In Praise Of Small Keyword Lists

In the world of pay per click marketing, conventional wisdom states that you need to have a huge keyword list to get all of the search traffic you can possibly get. The theory goes that long-tail queries will generate lower search volume, lower competition, and lower costs per click, resulting in conversions that come in at a drastically lower cost per conversion than more common and competitive keywords. This is generally true, but I want to play devil’s advocate for a change and extol the virtues of having a small keyword list.

I’ve worked in a lot of different PPC accounts in a lot of different industries, and one of the first things I notice in a lot of accounts is that whoever set them up just ran a few keywords into a keyword tool and exported 100% of the suggestions into their PPC account. To someone just starting out in the PPC world, this may seem like a great idea just because it’s so easy to do. But, adding hundreds (or thousands) of marginally relevant or irrelevant keywords to your account is probably going to screw you in the long run. Even if you get a lot of long-tail keywords in there, you’re probably also going to get a lot of junk that will just get a low click-through rate, drive unqualified traffic, and drive down your quality scores for your account, campaigns, and ad groups.

Another obstacle is that adding a huge amount of keywords to your account makes it a lot harder to manage. It’s obviously easier to monitor performance on 100 keywords than on 1000. And unless you’re paying some serious cash on PPC management software, you’re going to be wasting a lot of time adjusting bids and doing analysis on a lot of keywords that will probably never give you any good results. Heck, you’ll probably end up spending more time cleaning all the crap keywords out of your account than you will spend optimizing the ones that actually work.

So what’s the solution? Start small. It’s a lot better to start off with a small, manageable keyword list that you can actually control than to have a behemoth of a keyword selection that needs a lot of maintenance. By only using a few keywords at first, you can be intimately familiar with every element of your account, and be able to adjust things accordingly. As time goes by, you can expand your keyword list in the ways that your statistics indicate you should go.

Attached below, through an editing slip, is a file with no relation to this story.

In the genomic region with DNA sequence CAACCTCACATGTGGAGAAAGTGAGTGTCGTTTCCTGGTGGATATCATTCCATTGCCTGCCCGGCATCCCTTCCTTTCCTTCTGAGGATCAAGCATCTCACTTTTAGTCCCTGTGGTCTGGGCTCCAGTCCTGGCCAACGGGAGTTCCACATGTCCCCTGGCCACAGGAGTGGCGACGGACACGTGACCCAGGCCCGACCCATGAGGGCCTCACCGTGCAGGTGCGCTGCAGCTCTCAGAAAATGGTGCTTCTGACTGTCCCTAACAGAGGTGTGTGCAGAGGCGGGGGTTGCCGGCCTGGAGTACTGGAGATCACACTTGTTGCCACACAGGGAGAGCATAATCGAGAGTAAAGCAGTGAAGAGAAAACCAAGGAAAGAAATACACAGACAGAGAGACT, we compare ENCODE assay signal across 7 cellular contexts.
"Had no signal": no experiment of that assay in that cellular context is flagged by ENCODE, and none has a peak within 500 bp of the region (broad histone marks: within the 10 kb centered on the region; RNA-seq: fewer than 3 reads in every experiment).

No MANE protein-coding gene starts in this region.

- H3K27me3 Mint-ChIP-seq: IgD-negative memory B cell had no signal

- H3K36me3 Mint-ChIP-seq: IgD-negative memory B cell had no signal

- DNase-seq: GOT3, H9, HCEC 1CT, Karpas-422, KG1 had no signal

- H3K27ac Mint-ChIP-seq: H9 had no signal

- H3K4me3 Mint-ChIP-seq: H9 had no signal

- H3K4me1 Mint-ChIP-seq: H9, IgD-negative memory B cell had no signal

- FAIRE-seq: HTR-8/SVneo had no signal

I bet some of you are thinking, “but what about search volume? I want to capture it all!” Sure, that’s a noble goal. But there are better ways to go about it. For example, you could start off with an ad group of 5-10 broad match keywords that will drive a lot of traffic, and then review search query reports to figure out your next keyword selections. A lot of advertisers are way too eager to dominate the search results right out of the gate. It’s a great way to get noticed, but it’s also a great way to go broke really quick. I advocate a slow and steady approach to expanding your keyword list. That way, you can keep costs down as you move forward, and you avoid wasting time fixing mistakes you shouldn’t have made in the first place.

About Shawn Livengood

Shawn Livengood is a search engine marketing professional based in Austin, Texas. He has extensive experience managing pay-per-click ad campaigns for clients in various industries, from small home-based businesses to large international companies. You can connect with Shawn on Google+.
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3 Responses to In Praise Of Small Keyword Lists

  1. Hi Shawn,

    Even though you’re playing devil’s advocate, I see your point, an agree it’s often better to start at a level which is manageable, before naturally expanding as search query data and keyword opportunity research allows.

    But I think the number of keywords to start with ultimately comes down to the granularity of the campaign / ad group structure and the ability of the PPC advertiser to manage those keywords.

    If a highly-granular and strategic approach is taken from day one, I can’t see any problem with starting relatively big. Although if starting big is at the expense of ad text relevancy and good Quality Scores, then you’re right, small keyword lists could be highly effective.


  2. Aimy Wiley says:

    I agree! I do long-tails but short bursts. I have about 30 minutes to spend on pay per click per week and I’ve been happy with just doing the basics really well.

    Love your blog, Shawn!

    - Aimy

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